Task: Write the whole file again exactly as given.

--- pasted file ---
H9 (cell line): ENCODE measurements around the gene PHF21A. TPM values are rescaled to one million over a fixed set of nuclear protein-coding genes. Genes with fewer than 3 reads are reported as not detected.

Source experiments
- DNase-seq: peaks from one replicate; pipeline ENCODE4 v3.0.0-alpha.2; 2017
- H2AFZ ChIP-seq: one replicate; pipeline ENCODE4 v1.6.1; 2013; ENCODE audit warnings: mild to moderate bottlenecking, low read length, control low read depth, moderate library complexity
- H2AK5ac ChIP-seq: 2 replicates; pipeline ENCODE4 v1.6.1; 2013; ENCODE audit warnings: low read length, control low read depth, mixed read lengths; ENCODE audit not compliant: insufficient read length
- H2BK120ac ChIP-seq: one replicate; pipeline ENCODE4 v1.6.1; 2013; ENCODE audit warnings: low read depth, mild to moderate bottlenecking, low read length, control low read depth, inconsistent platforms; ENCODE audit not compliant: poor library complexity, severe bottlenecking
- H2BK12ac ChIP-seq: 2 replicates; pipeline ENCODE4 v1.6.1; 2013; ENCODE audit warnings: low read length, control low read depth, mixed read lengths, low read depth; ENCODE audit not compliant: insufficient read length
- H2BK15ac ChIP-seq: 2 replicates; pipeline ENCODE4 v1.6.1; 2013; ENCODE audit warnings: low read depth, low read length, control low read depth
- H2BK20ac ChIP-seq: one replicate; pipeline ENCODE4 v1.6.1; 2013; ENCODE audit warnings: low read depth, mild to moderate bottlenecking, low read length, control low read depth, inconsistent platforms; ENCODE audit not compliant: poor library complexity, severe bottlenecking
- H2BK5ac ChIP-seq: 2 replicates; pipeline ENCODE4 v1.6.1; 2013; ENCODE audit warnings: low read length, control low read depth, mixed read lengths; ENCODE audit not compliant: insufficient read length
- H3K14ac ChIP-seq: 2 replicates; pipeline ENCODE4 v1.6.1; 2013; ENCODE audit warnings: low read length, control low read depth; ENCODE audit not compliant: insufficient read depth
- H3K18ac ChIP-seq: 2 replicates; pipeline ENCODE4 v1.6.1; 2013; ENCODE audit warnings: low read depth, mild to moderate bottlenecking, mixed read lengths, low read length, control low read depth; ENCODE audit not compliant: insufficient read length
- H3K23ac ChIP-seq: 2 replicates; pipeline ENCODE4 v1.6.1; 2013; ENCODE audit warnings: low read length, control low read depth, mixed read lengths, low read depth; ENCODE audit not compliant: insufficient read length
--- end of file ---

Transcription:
H9 (cell line): ENCODE measurements around the gene PHF21A. TPM values are rescaled to one million over a fixed set of nuclear protein-coding genes. Genes with fewer than 3 reads are reported as not detected.

Source experiments
- DNase-seq: peaks from one replicate; pipeline ENCODE4 v3.0.0-alpha.2; 2017
- H2AFZ ChIP-seq: one replicate; pipeline ENCODE4 v1.6.1; 2013; ENCODE audit warnings: mild to moderate bottlenecking, low read length, control low read depth, moderate library complexity
- H2AK5ac ChIP-seq: 2 replicates; pipeline ENCODE4 v1.6.1; 2013; ENCODE audit warnings: low read length, control low read depth, mixed read lengths; ENCODE audit not compliant: insufficient read length
- H2BK120ac ChIP-seq: one replicate; pipeline ENCODE4 v1.6.1; 2013; ENCODE audit warnings: low read depth, mild to moderate bottlenecking, low read length, control low read depth, inconsistent platforms; ENCODE audit not compliant: poor library complexity, severe bottlenecking
- H2BK12ac ChIP-seq: 2 replicates; pipeline ENCODE4 v1.6.1; 2013; ENCODE audit warnings: low read length, control low read depth, mixed read lengths, low read depth; ENCODE audit not compliant: insufficient read length
- H2BK15ac ChIP-seq: 2 replicates; pipeline ENCODE4 v1.6.1; 2013; ENCODE audit warnings: low read depth, low read length, control low read depth
- H2BK20ac ChIP-seq: one replicate; pipeline ENCODE4 v1.6.1; 2013; ENCODE audit warnings: low read depth, mild to moderate bottlenecking, low read length, control low read depth, inconsistent platforms; ENCODE audit not compliant: poor library complexity, severe bottlenecking
- H2BK5ac ChIP-seq: 2 replicates; pipeline ENCODE4 v1.6.1; 2013; ENCODE audit warnings: low read length, control low read depth, mixed read lengths; ENCODE audit not compliant: insufficient read length
- H3K14ac ChIP-seq: 2 replicates; pipeline ENCODE4 v1.6.1; 2013; ENCODE audit warnings: low read length, control low read depth; ENCODE audit not compliant: insufficient read depth
- H3K18ac ChIP-seq: 2 replicates; pipeline ENCODE4 v1.6.1; 2013; ENCODE audit warnings: low read depth, mild to moderate bottlenecking, mixed read lengths, low read length, control low read depth; ENCODE audit not compliant: insufficient read length
- H3K23ac ChIP-seq: 2 replicates; pipeline ENCODE4 v1.6.1; 2013; ENCODE audit warnings: low read length, control low read depth, mixed read lengths, low read depth; ENCODE audit not compliant: insufficient read length